Julie Larkin received her associates degree from Manchester Community College in 2012, but she wants to go back and get a bachelor’s degree in psychology.
Thanks to a $6 million line item in the state budget, at least three of her three-credit courses at one of the state’s four-year universities will be free.
Larkin began enrollment in the “Go Back to Get Ahead” program Monday and was accepted. She’s one of about 250 former students who have inquired either online at www.GoBackToGetAhead.com or by phone at 1-844-428-4228 about their enrollment in the program.
“I believe that it was fate that this opportunity came to light at this time,” Larkin said. “I was unsure whether I would return to college and finish my four-year degree when she received a call from Manchester Community College.”
The colleges are reaching out to about 65,000 students who may qualify for the program.
Gina Glickman, president of Manchester Community College, said there’s been a decrease in the number of credits students were taking this past semester because of “economics.” She said she hopes the program will increase the number of students enrolling and completing their degrees.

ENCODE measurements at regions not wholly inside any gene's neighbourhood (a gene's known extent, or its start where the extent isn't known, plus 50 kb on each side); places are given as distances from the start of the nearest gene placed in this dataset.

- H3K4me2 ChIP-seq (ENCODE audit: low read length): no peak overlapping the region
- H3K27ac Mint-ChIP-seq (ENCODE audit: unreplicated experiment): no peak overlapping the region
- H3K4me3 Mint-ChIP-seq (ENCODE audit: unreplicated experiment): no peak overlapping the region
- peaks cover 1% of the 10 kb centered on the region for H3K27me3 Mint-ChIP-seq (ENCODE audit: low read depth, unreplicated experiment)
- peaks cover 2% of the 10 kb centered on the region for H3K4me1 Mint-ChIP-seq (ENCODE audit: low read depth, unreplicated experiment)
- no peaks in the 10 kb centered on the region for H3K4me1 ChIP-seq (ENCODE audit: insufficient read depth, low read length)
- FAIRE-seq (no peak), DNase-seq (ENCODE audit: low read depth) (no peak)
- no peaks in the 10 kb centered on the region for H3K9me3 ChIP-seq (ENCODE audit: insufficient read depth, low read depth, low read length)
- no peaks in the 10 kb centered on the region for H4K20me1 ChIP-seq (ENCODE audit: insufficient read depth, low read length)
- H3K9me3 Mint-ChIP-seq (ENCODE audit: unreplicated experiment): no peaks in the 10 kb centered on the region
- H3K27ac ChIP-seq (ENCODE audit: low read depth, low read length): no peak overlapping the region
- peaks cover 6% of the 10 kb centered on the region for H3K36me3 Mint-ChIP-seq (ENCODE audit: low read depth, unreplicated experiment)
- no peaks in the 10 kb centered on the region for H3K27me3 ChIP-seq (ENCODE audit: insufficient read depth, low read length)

“We want people to come back to our college system,” Gov. Dannel P. Malloy said Monday at Manchester Community College. “There are about 89,000 folks who started an associates degree program in the community colleges of the state of Connecticut and for whatever reasons — probably for some combination of reasons — have failed to complete that degree.”
It’s unknown how many of those individuals will be able to take advantage of the program because the price of the credits varies at the state’s 12 community colleges and four universities.
“In all honesty we’re not sure how much this program will get between now and September,” Malloy said.
A student has to have left the system for 18 months in order to be accepted to the program.
Malloy made the proposal as part of his budget address in February.
By the year 2020, it’s projected that 70 percent of all jobs in Connecticut will require a college degree, Malloy said.
“That’s up significantly over the last four years,” Malloy said. “A high school diploma doesn’t get you very far. In fact, a GED doesn’t even get you in the military anymore.”
Malloy described the program as temporary and not a permanent solution for students who want to get ahead.
There is no deadline on the program, but the resources are finite.
The ideal student, according to Malloy, would have less than six courses they needed to finish in order to get their degree. The cost of the degree would be at half the price based on the three free credits.